A week before she was admitted, the edema was generalized, and dyspnea on light exertion, blurred vision, oliguria, nausea and vomiting occurred. The physical exam showed a high blood pressure, anasarca and mucocutaneous pallor. The patient was admitted through the emergency department with symptoms of acute kidney injury (serum creatinine of 9.26 mg/dL) complicated by fluid overload, uremic gastropathy and severe hyperkalemia. A dialytic support with conventional hemodialysis was initiated.
Positive antinuclear antibody (ANA), low complement, positive direct Coombs, Anti MPO ANCA-positive and non-nephrotic-range proteinuria were found within the abnormal ancillary exams (Table 1). The renal ultrasound showed kidneys of normal size and parenchyma.
|TESTS PERFORMED||Day 2||Day 13||Day 15|
|24-hour proteinuria (gr)||2.6||2.5||1.1|
|Complete urinalysis||Leukocytes 15xC,RBCs 47xC,Proteins ++, blood ++|
|MPO ANCA (< 20 U/ml)||132.7|
|C3 (Normal range: 90-180 mg/dL)||81|
|Direct Coombs||Positive ++|
A kidney biopsy was conducted 20 days after she was admitted to the hospital and 2 days after 3 methylprednisolone pulses were completed. Biopsy showed 11 glomeruli, 2 of which were globally sclerosed. Most viable glomeruli had some segmental sclerosis (1+ to 3+) with synechia to Bowman''s capsule and 7 (64%) had fibroepythelial crescents. There was a moderate tubular atrophy, as well as tubules with regenerating epithelium. Moreover, the interstitial space had a moderate lymphomononuclear infiltration and mild fibrosis. In arterioles, there were walls thickened by subintimal sclerosis (Figures 1 and 2). The direct immunophlorescence detected limited IgM and C3 deposits in capillary loops and negative mesangium for IgG, IgA and C1q.
The patient received intravenous methylprednisolone (1000 mg daily) during 3 days along with intravenous cyclophosphamide (500 mg), followed by oral prednisone and enalapril. When the patient was discharged, she continued the hemodialysis program with partial improvement in the kidney function, almost 30 days after starting immunosuppression but without clinical conditions to suspend dialysis. The second dose of cyclophosphamide was scheduled.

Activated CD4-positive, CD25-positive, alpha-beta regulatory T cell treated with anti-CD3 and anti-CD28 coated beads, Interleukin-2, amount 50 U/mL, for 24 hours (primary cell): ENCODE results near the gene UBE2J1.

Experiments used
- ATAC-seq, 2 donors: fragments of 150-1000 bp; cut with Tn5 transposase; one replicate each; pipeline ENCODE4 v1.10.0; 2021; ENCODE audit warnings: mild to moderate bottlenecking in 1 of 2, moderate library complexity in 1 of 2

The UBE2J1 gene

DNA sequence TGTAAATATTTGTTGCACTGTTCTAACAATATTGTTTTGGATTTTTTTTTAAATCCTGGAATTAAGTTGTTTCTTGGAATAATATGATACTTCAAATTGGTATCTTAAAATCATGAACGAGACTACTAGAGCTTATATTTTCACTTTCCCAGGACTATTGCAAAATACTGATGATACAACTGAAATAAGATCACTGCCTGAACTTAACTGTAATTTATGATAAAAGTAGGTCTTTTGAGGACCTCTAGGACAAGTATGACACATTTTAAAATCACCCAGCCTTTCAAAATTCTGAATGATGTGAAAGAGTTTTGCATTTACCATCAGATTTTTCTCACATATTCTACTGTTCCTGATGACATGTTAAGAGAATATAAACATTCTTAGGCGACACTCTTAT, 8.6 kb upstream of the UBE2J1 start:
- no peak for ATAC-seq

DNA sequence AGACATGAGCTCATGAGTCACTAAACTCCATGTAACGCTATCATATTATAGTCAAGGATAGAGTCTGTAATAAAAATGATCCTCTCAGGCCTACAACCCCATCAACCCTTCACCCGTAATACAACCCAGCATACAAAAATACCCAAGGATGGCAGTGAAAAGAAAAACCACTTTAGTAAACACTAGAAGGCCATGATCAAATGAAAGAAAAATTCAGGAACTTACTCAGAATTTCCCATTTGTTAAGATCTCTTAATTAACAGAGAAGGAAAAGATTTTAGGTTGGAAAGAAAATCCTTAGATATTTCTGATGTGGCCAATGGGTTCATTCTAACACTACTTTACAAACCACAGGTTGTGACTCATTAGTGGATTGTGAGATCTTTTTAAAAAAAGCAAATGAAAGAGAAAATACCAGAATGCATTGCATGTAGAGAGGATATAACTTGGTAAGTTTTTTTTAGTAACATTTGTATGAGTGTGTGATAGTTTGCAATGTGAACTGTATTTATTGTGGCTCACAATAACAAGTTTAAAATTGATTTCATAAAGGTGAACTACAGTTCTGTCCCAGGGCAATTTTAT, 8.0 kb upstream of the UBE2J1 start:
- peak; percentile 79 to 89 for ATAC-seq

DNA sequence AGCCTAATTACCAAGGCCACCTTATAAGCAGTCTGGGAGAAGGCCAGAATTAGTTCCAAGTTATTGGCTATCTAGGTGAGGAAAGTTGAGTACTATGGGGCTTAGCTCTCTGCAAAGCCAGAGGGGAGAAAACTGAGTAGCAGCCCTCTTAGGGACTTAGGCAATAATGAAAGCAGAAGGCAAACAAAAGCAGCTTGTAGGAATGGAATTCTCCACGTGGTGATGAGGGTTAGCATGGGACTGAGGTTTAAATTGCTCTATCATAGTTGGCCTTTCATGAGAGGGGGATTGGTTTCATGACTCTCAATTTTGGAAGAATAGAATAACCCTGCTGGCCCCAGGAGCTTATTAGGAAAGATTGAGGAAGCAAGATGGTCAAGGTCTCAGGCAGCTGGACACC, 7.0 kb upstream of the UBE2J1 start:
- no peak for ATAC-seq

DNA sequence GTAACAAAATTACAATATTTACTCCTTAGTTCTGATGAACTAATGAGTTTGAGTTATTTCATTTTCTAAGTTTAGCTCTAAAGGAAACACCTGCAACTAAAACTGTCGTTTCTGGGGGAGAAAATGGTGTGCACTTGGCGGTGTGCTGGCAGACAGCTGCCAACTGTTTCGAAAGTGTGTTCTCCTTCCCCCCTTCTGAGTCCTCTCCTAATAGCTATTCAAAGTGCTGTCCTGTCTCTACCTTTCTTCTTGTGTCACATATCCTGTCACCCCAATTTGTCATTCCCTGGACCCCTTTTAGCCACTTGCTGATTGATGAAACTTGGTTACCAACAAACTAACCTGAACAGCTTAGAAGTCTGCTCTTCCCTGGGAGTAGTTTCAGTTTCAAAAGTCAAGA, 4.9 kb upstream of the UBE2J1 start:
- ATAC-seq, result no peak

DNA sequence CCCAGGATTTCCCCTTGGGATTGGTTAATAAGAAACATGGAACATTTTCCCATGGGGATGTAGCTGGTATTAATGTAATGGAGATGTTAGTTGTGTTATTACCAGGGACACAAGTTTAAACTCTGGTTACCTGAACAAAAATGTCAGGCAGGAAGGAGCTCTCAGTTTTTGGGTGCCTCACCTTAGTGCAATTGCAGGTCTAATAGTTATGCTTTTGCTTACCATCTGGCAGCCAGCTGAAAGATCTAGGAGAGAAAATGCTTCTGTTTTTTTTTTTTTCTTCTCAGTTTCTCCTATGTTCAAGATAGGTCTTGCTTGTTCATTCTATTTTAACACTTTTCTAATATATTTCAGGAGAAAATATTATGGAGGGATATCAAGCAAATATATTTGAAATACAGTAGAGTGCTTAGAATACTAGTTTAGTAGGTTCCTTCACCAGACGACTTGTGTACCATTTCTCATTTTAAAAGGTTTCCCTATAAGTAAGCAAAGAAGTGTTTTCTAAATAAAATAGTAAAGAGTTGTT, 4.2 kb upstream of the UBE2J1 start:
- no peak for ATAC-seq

PICGN is the most common cause of RPGN and is commonly observed in the ANCA-associated vasculitis.1-4 In patients with SLE, RPGN cases usually corresponds to Type II.3,4 Although it is possible to find a positive ANCA result in up to 20% of patients with SLE without being vasculitis,17 overlap cases between SLE and vasculitis are known.18,19 However, the association between PICGN and SLE is only known due to reported cases.9-17
PICGN cases associated with other connective tissue diseases are very rare. Therefore, this demonstrates indirectly that there are still aspects of the physiopathology of glomerulonephritis crescents to be learnt. The first studies about RPGN identified a mixture of immunological components in epithelial crescents varying according to the phase and severity of the disease.3
For PICGN, despite the absence of immune deposits, pathogenic mechanisms in ANCA-associated vasculitis are mediated by the development of immune autoantibodies.2 However, although there is a lot of in vitro evidence that explain the role of MPO-ANCA, we do not have convincing animal models for PR3 ANCA.3 On the other hand, other antibodies different from ANCA have been identified in cases of pauci inmune glomerulonephritis such as in the case of protein 2 antibodies of the lysosomal membrane (LAMP-2).3 In fact, some PICGN cases reported in patients with SLE show negative ANCA, which could be due to the activation of these other antibodies.15,20,21
Clinical presentation of the cases reported in the medical literature are varied. Not all the patients had complete criteria for the SLE diagnosis, which could be due to the fact that they are patients in early stages and that they do not meet the disease criteria.9 The patient in our case met the SLICC criteria for Systemic Lupus Erythematosus (4 criteria: kidney involvement, positive ANA, positive direct Coombs and low complement) and presented an SLE disease activity score (26 points according to SLEDAI). When obtaining the results of the kidney biopsy suggesting vasculitis, the Birmingham''s vasculitis activity score was applied with severe results (15 points), whereby the immunosuppressive treatment began.
There is no standardized protocol for PICGN cases, and the regimens used in the reported cases are similar to those used for cases of proliferative lupus nephritis with dissimilar results.9-17 Although there are alternatives for RPGN cases, studies show methodological biases; therefore, the conclusions cannot be definitive.22 Likewise, in view of the possible use of plasmapheresis as an alternative in case of a severe vasculitis, some authors have suggested that more studies are necessary to clarify the potential role of this therapy in cases of vasculitis.23
In conclusion, it is rare that a patient with SLE diagnosis shows PICGN. There is no standard treatment, but it is common the use of the combination between cyclophosphamide and corticosteroids with variable evolution.